New to higher ed marketing? Not a problem! See how the successful “Heroes Made Here” campaign was created by someone coming from healthcare to higher education.
Switching careers is never easy, but with what we’re seeing in today’s volatile job market, lots of people are doing it!
There are some advantages to being in the higher ed space for a long time.
However, there are also some great advantages for people who are crossing over to higher ed marketing from other fields.
If that’s you, I hope you’ll be encouraged by today’s post as we explore the story behind Loma Linda University’s successful “Heroes Made Here” campaign.
Anna-Maja Dahlgren, Director of University Marketing at Loma Linda University, began her career in healthcare before transitioning to higher ed.
My co-host, Troy Singer, and I were able to interview her about her incredible journey on The Higher Ed Marketer podcast, and I’d like to share it with you here.
Hungry to Learn
Like most people, Anna-Maja didn’t decide to switch careers because of the great opportunities in higher education.
If anyone is interested in making a shift from healthcare into higher ed or any other industry for that matter, I highly recommend it. I am a continuous learner. I love learning new things.
I got to a point where I really wanted to challenge myself and it happened also at that time that my mom ended up with a TIA, and for health reasons or for her health reasons, I decided I wanted to move closer to her.
I ended up applying to Loma Linda University – for their open position for a director at the university. It’s been an incredible journey – I’ve learned so much.
What stood out to me here is Anna-Maja’s love of learning and challenge.
When her mother’s diagnosis meant she had to move, she didn’t stay in the same field.
She decided to roll with the punches and look for ways to expand her skills and experiences.
This characteristic is critical for higher ed marketing success.
Even if you’ve been in higher ed marketing for 20 years, you’ve got to keep that hunger for learning alive.
Another characteristic that helped Anna-Maja find success in higher ed marketing was the ability to embrace change.
I know this is easier said than done, but it’s important for us to recognize when a process is fundamentally different from what we’ve been used to.
And that’s exactly what Anna-Maja did when she settled into her new role as a higher ed marketer.
The interesting thing about higher ed that is different from healthcare is that it’s harder. You have longer lead times on the conversion from the time somebody expresses interest.
You’re actually doing a sales process, which is different from healthcare. The customer is going to give you a “down payment” on their education in that they’re giving you a tuition payment. So I drew on my sales background from years ago [and applied it to higher ed marketing].
I actually love how I’m able to really bring my whole marketing communications and sales experience full circle here.
Talk less. Listen more.
One of the many advantages of switching careers is that you don’t think of yourself as the expert.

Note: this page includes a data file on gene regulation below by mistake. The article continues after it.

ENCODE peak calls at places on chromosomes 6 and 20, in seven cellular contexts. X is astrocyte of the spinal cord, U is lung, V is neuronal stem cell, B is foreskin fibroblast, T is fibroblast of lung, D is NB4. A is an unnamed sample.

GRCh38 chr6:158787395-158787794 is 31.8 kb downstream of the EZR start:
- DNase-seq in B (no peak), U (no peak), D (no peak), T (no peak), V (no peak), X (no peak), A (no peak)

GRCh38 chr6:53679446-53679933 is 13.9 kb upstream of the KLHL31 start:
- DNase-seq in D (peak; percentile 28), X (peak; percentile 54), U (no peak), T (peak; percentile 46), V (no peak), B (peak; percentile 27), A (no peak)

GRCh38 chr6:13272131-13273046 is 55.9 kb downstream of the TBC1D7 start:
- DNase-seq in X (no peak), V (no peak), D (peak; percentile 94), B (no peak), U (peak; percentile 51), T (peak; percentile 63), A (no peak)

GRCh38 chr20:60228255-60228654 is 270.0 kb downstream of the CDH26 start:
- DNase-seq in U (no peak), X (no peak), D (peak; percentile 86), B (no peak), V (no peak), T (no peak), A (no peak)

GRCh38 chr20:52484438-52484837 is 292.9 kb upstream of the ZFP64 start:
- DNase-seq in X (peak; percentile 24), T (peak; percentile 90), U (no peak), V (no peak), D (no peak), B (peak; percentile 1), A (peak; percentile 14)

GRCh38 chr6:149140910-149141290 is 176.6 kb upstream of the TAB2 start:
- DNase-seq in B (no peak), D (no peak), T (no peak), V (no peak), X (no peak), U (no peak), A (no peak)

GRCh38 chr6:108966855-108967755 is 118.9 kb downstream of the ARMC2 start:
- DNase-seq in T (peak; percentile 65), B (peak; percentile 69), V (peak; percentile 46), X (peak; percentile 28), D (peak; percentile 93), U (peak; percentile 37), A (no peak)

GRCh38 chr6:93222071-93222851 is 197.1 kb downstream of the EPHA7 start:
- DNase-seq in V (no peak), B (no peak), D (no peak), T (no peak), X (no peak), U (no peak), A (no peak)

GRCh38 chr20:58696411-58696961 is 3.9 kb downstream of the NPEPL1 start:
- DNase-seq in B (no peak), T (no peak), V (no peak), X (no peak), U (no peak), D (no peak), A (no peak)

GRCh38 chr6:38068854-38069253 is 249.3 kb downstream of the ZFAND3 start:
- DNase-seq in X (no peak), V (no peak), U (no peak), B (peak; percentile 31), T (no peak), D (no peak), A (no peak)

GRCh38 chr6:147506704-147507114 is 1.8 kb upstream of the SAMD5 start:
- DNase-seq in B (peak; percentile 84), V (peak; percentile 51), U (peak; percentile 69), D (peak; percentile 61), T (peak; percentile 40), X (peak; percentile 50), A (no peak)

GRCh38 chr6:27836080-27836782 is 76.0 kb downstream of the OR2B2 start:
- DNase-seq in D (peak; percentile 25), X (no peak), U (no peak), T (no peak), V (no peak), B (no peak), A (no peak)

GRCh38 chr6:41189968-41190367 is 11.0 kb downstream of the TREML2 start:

You’re just getting into this space, and if you’re wise, you’ll do a lot of listening.
That’s what Anna-Maja did, and it produced the first campaign in Loma Linda University’s 115-year history, the “Heroes Made Here” campaign.
As I think back on all the things that I’ve ever done in my life, it has prepared me for this. And it may not necessarily be some marketing experience, or something related to my job. In fact, one of the skills that I draw upon here is [something I learned in a series of mindfulness trainings called] deep listening.
I was very committed to listening to the executives while I was doing my initial discovery period to understand what the problems were so that I could come back and give some practical advice.
The executives were telling me, “We need a branding campaign.” And my marketing mind is like, “No, we don’t need to make a branding campaign yet.” We need to fix the website, we need to fix the intake process, the RFI form and how we’re converting leads and all of that!
But my listening led me to a compromise. And so that compromise turned out to be a campaign called “Heroes Made Here” that we took to market.
When it comes to marketing leadership roles, it pays to speak less and listen more.
It was this commitment to listening that led to a compromise between Anna-Maja and her executive leadership.
That compromise resulted in the “Heroes Made Here” campaign.
All of us come into our jobs with great ideas.
Sometimes, we get so wrapped up with our own ideas that we don’t take the time to listen to our executive team, teammates, students, and other stakeholders. When you’re in that place of not listening, you can lose opportunities around you just waiting to be discovered.Click to tweet
Discover more when you listen to the podcast!
Like all of our blog post reviews of The Higher Ed Marketer podcasts, there’s so much more to learn in the podcasts themselves.
Listen to our interview with Anna-Maja Dahlgren to get even more insights into:
- Creating a higher ed marketing team from scratch
- How the “Heroes Made Here” campaign came about
- Why it’s important to talk less and listen more
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Images via llu.edu